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List Of House Types
This is a list of house types. Houses can be built in a large variety of configurations. A basic division is between free-standing or single-family detached homes and various types of attached or multi-family residential dwellings. Both may vary greatly in scale and the amount of accommodation provided. By layout Hut A hut is a dwelling of relatively simple construction, usually one room and one story in height. The design and materials of huts vary widely around the world. Bungalow Bungalow is a common term applied to a low one-story house with a shallow-pitched roof (in some locations, dormered varieties are referred to as 1.5-story, such as the chalet bungalow in the United Kingdom). Cottage A cottage is a small house, usually one or two story in height, although the term is sometimes applied to larger structures. Ranch A ranch-style house or rambler is one-story, low to the ground, with a low-pitched roof, usually rectangular, L- or U-shaped with deep overhang ...
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Breezeway
A breezeway is an architectural feature similar to a hallway that allows the passage of a breeze between structures to accommodate high winds, allow aeration, or provide aesthetic design variation. It is a pedestrian walkway because it is intended for walking between two structures. Often a breezeway is a simple roof connecting two structures (such as a house and a garage); sometimes it can be much more like a tunnel with windows on either side. It may also refer to a hallway between two wings of a larger building – such as between a house and a garage – that lacks heating and cooling but allows sheltered passage. Breezeways have been used to house restaurants as well. One of the earliest breezeway designs to be architecturally designed and published was designed by Frank Lloyd Wright in 1900 for the B. Harley Bradley House in Kankakee, Illinois. However, breezeway features had come into use in vernacular architecture long before this, as for example with the dogtrot breezew ...
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Cape Cod (house)
A Cape Cod house is a low, broad, single or double-story frame building with a moderately-steep-pitched gabled roof, a large central chimney, and very little ornamentation. Originating in New England in the 17th century, the simple symmetrical design was constructed of local materials to withstand the stormy weather of Cape Cod. It features a central front door flanked by multipaned windows. The space above the first floor was often left as unfinished attic space, with or without windows on the gable ends. The building type enjoyed a boom in popularity and adaptation to modern needs in the 1930s–1950s, particularly with Colonial Revival embellishments. It remains a feature of New England homebuilding. History The Cape Cod cottage–type house (it is a form or type, not a style, though commonly--mistakenly--referred to as a style) originated in the wood-building counties of England and was brought to America by Puritan carpenters. The harsh climate of New England tested the ...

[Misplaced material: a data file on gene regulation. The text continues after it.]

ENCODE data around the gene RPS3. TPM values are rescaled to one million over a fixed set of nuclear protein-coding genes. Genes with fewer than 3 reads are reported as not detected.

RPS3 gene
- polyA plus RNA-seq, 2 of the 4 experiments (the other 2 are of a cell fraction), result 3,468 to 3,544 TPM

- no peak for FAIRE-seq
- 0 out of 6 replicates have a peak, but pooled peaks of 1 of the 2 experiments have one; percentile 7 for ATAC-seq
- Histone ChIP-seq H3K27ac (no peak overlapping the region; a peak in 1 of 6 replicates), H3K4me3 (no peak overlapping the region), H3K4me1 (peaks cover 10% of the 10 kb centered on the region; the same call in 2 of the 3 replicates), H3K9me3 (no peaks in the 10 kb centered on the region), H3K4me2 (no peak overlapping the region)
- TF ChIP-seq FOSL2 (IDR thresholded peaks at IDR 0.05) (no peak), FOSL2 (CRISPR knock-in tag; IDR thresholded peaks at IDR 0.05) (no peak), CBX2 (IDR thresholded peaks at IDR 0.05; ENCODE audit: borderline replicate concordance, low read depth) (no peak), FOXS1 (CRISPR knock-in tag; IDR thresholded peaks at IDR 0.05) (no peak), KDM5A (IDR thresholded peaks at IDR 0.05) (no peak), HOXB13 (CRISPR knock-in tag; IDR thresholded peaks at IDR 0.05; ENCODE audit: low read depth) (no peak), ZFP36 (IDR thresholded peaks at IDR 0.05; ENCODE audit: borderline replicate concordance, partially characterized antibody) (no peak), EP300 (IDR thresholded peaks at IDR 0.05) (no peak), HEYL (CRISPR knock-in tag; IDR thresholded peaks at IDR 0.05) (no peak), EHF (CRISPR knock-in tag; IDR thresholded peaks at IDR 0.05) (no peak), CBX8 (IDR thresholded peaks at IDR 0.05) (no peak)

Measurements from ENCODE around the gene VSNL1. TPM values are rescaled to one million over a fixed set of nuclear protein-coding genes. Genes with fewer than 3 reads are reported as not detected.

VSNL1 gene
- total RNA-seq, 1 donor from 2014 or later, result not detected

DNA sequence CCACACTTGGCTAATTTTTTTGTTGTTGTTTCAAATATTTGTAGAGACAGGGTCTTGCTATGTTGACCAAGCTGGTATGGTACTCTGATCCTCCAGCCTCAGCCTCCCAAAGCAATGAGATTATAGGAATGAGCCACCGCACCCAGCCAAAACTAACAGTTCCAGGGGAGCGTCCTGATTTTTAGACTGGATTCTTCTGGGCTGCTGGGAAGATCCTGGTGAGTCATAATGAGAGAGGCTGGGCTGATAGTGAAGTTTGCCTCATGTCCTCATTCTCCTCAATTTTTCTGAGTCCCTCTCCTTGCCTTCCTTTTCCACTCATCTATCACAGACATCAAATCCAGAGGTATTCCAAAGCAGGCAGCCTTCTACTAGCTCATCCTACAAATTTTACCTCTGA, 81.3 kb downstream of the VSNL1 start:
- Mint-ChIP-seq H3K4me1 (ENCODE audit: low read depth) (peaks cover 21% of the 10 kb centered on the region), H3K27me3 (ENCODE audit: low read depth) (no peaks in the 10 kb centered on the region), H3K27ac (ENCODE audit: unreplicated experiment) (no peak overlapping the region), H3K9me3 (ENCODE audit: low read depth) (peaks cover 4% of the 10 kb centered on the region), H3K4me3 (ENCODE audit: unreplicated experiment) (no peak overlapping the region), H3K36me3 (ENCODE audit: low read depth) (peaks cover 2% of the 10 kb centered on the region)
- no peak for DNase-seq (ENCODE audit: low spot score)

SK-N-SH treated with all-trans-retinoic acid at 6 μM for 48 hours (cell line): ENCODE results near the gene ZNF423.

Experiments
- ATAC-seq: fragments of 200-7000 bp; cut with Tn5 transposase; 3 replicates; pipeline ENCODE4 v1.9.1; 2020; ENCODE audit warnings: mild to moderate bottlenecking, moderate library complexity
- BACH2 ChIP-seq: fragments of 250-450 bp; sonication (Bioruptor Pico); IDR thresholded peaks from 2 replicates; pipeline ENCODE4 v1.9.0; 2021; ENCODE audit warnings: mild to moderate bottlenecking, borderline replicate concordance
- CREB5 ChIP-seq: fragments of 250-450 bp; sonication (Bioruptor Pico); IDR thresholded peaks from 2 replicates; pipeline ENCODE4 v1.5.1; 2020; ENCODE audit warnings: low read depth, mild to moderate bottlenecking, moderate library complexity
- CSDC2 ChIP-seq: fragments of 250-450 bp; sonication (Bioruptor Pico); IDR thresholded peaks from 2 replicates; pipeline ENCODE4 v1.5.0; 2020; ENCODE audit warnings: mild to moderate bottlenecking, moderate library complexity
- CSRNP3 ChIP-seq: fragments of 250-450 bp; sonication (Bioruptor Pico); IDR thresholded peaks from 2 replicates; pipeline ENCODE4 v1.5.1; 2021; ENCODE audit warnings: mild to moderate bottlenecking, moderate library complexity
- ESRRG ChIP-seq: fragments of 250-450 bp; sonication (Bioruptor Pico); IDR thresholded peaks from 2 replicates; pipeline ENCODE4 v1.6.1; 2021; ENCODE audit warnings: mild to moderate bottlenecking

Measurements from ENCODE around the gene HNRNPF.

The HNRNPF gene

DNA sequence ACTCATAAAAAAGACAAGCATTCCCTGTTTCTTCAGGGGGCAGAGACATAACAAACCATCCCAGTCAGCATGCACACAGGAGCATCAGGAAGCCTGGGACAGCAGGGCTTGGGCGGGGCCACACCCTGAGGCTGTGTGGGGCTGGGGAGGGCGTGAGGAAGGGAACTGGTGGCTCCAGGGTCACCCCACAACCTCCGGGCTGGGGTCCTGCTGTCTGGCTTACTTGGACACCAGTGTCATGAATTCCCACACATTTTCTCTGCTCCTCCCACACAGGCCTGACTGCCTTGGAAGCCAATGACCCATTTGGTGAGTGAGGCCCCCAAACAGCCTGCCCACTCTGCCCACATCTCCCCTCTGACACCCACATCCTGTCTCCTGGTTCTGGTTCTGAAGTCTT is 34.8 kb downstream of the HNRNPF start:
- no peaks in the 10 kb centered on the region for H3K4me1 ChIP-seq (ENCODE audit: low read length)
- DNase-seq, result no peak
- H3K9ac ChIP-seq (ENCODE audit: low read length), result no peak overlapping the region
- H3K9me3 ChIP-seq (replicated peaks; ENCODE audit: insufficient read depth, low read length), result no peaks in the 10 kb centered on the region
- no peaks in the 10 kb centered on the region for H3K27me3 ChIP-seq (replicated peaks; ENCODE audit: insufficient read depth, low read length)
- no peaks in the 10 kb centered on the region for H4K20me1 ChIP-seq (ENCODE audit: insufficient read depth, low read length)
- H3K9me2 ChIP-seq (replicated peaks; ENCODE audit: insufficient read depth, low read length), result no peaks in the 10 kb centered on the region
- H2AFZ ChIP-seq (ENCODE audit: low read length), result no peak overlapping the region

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Cottage
A cottage, during Feudalism in England, England's feudal period, was the holding by a cottager (known as a cotter or ''bordar'') of a small house with enough garden to feed a family and in return for the cottage, the cottager had to provide some form of service to the manorial lord.Daniel D. McGarry, ''Medieval history and civilization'' (1976) p 242 However, in time cottage just became the general term for a small house. In modern usage, a cottage is usually a modest, often cosy dwelling, typically in a rural or semi-rural location and not necessarily in England. The cottage orné, often quite large and grand residences built by the nobility, dates back to a movement of "rustic" stylised cottages of the late 18th and early 19th century during the Romantic movement. In British English the term now denotes a small dwelling of traditional build, although it can also be applied to modern construction designed to resemble traditional houses (" mock cottages"). Cottages may be ...
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Chalet Bungalow
A chalet (pronounced in British English; in American English usually ), also called Swiss chalet, is a type of building or house, typical of the Alpine region in Europe. It is made of wood, with a heavy, gently sloping roof and wide, well-supported eaves set at right angles to the front of the house. Definition and origin The term ''chalet'' comes from the Arpitan-speaking part of Switzerland and the French Savoy region, and originally referred to the hut of a herder. It was often embedded in the ground for the sake of temperature buffering. Many chalets in the European Alps were originally used as seasonal farms for dairy cattle, which would be brought up from the lowland pastures during the summer months. The herders would live in the chalet and make butter and cheese in order to preserve the milk produced. These products would then be taken, with the cattle, back to the low valleys before the onset of the alpine winter. The chalets would remain locked and unused du ...
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Dormer